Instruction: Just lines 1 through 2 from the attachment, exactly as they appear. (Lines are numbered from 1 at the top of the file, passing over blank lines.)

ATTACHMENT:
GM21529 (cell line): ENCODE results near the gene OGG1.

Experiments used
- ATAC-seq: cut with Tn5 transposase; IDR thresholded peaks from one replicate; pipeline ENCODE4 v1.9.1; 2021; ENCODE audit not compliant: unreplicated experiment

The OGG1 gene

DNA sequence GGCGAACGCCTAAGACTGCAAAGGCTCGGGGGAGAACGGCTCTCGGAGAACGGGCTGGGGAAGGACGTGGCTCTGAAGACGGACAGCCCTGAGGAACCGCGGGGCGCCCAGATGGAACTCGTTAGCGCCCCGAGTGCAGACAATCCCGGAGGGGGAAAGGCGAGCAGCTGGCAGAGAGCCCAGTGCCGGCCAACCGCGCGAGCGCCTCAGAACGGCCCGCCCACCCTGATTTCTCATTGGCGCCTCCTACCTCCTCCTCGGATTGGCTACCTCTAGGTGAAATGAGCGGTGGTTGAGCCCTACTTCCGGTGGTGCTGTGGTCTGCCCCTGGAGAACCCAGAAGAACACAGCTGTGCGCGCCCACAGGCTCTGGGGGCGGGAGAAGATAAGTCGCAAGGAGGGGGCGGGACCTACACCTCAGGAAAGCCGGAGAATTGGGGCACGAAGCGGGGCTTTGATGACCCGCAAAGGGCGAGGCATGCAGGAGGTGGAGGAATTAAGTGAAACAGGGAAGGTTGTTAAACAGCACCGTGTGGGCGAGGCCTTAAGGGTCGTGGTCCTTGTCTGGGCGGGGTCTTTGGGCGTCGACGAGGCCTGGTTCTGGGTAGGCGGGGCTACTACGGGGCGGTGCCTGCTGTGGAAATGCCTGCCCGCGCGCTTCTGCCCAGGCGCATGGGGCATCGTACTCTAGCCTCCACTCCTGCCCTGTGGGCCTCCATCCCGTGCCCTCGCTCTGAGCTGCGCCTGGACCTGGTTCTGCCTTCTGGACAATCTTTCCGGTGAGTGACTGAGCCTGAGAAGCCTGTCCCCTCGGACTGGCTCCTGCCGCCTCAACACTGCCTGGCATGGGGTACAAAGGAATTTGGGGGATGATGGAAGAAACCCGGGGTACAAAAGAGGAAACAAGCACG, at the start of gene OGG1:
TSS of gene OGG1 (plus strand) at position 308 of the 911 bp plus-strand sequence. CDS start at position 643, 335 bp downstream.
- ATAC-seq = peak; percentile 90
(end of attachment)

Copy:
GM21529 (cell line): ENCODE results near the gene OGG1.

Experiments used